James Cameron Says He Knew About Sub Implosion Days Before Any of Us

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James Cameron, the director of 1997’s Titanic, said in an interview on Thursday that he had correctly guessed the fate of the Titan submersible less than 24 hours after it disappeared on Sunday—then watched the “futile” search unfold, “hoping against hope that I was wrong.”

Cameron, a prolific deep-sea explorer himself, explained to CNN’s Anderson Cooper that he’d missed the initial news of OceanGate Expeditions losing contact with its submersible, having been out at sea on a ship. By Monday morning, though, he was in contact with his colleagues in what he called “the deep submergence community.”

Learning from them that both communications and tracking had been lost simultaneously, Cameron said he’d begun to suspect an implosion, “a shockwave of events so powerful that it actually took out” tracking, a secondary system with its own fail-safes.

“I got on the horn again with some other people, tracked down some intel that was probably of a military origin, although it could have been research—because there are hydrophones all over the Atlantic—and got confirmation that there was some kind of loud noise consistent with an implosion event,” the director continued.

“That seemed to me enough confirmation. I let all of my inner circle of people know that we had lost our comrades. And I encouraged everybody to raise a glass in their honor on Monday.”

Cameron said he received the information from “credible sources” and “I took that as a factor... I couldn’t think of any other scenario in which a sub would be lost where it lost comms and navigation at the same time and stayed out of touch and did not surface.”

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He told BBC News that the next few days “felt like a prolonged and nightmarish charade where people are running around talking about banging noises and talking about oxygen and all this other stuff.”

“I knew that sub was sitting exactly underneath its last known depth and position,” he said. “That’s exactly where they found it.”

On Thursday, the U.S. Coast Guard confirmed in a press conference that debris evidence found near the wreck of the Titanic suggested that a “catastrophic implosion” had taken place, killing all five people aboard.

Cameron said he had known “in [his] bones” that he had been right even before the announcement. “So it certainly wasn’t a surprise today.”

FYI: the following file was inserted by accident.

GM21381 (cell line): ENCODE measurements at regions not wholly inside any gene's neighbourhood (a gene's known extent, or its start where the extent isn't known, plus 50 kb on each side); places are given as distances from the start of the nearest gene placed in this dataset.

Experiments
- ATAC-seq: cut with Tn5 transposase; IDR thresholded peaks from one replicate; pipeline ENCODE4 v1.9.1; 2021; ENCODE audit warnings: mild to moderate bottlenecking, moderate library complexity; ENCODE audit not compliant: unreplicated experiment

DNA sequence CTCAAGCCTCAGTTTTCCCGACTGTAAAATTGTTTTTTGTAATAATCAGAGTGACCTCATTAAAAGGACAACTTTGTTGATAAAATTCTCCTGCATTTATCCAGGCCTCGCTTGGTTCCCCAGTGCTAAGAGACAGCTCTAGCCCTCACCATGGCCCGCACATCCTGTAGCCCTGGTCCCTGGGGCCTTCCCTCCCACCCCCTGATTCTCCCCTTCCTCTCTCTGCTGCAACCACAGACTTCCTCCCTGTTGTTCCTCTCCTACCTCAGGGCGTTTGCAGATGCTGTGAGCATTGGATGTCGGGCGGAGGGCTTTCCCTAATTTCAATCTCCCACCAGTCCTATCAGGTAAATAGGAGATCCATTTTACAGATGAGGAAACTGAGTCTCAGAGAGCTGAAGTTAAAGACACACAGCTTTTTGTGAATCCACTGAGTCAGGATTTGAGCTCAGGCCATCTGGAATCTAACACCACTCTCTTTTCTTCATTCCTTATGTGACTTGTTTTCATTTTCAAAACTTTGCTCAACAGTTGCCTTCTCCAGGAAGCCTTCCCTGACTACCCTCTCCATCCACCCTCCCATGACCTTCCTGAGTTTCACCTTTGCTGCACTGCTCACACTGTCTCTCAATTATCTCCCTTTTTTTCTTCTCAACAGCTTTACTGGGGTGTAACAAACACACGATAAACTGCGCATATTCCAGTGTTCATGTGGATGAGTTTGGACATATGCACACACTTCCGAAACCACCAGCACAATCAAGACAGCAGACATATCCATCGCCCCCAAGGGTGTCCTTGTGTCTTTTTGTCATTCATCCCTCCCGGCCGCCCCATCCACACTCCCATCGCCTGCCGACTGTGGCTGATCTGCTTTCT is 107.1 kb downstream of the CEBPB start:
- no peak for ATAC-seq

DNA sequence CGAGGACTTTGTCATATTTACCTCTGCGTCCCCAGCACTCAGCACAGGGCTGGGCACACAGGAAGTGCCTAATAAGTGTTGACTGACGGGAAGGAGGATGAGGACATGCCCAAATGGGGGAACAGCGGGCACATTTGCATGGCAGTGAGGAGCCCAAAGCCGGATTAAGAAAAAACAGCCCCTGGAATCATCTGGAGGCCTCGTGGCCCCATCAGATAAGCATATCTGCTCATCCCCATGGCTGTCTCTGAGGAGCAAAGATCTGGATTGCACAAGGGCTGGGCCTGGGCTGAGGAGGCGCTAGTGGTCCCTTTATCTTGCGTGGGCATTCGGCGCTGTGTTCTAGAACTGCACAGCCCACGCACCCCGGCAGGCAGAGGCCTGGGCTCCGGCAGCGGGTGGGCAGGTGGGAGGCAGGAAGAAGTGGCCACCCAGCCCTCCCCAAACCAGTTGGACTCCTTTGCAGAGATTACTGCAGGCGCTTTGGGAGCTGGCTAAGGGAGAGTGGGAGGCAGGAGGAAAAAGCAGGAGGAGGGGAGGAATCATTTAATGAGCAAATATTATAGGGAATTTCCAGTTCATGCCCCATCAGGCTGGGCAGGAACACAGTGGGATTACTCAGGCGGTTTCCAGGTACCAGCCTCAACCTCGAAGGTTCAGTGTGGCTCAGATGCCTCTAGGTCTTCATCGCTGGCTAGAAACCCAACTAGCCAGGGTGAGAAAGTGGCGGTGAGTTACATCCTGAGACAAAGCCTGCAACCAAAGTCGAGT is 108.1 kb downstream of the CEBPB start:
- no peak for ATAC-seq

On CNN, Cameron added he believes the passengers on the sub “had some warning, that they heard some acoustic signature of the hull beginning to delaminate.” Cameron believes they he heard delamination–the process when water begins to force layers of fibres apart—“with their ears, not through the sensor system in the last moments of their lives, and that’s quite a horrifying prospect.”

He said it was “unconscionable” that the company in charge of the submersible mission to the Titanic, OceanGate, did not go through appropriate safety procedures. He confirmed he never had business with OceanGate and did not try to warn CEO Stockton Rush of his safety problems, thinking “maybe they’ve solved it [safety issues].”

In an earlier interview on Thursday, he told ABC News that several of his deep submergence colleagues had written letters to OceanGate officials in the past, warning that their submersible was too experimental and its safety needed to be certified.

“I’m struck by the similarity of the Titanic disaster itself, where the captain was repeatedly warned about ice ahead of his ship, and yet he steamed at full speed into an ice field on a moonless night and many people died as a result,” said Cameron.

“For us, it’s a very similar tragedy where warnings went unheeded. To take place at the same exact site with all the diving that’s going on all around the world, I think it’s just astonishing. It’s really quite surreal.”

A diving expert who has taken part in over 30 deep-sea expeditions, Cameron in 2012 piloted an experimental craft of his own design on a record-breaking dive to an undersea valley in the Mariana Trench.

He “knowingly” did not seek certification for his vessel, he told The New York Times on Thursday, because it was a scientific—and solo—mission.

“I would never design a vehicle to take passengers and not have it certified,” he said.

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